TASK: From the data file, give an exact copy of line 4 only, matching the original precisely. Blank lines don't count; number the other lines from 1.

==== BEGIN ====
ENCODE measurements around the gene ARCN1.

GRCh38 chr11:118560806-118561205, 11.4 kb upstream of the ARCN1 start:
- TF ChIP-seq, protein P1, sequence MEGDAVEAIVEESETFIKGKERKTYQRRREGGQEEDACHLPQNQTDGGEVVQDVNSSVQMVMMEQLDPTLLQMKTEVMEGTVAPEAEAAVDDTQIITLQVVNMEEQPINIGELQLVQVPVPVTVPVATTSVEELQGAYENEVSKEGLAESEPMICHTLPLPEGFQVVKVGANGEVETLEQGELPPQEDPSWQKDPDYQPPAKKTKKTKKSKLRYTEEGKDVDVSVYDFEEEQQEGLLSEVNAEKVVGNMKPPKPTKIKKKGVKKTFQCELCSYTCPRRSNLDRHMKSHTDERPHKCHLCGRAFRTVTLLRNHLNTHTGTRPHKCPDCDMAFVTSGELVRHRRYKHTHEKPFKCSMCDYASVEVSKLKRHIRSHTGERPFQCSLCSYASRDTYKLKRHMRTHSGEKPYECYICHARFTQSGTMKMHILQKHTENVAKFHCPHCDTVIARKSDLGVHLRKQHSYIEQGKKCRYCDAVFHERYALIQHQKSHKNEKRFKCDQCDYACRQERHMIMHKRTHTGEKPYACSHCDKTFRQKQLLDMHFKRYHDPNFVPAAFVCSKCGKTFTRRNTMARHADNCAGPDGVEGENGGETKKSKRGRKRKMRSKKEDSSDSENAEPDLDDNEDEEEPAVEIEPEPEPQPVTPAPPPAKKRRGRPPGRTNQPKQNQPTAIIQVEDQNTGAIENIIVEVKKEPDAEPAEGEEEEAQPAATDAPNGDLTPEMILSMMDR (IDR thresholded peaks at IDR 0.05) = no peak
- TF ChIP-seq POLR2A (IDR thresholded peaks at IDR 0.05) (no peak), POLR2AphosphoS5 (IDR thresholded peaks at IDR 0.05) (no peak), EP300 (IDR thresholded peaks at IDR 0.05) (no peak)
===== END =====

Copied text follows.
- TF ChIP-seq POLR2A (IDR thresholded peaks at IDR 0.05) (no peak), POLR2AphosphoS5 (IDR thresholded peaks at IDR 0.05) (no peak), EP300 (IDR thresholded peaks at IDR 0.05) (no peak)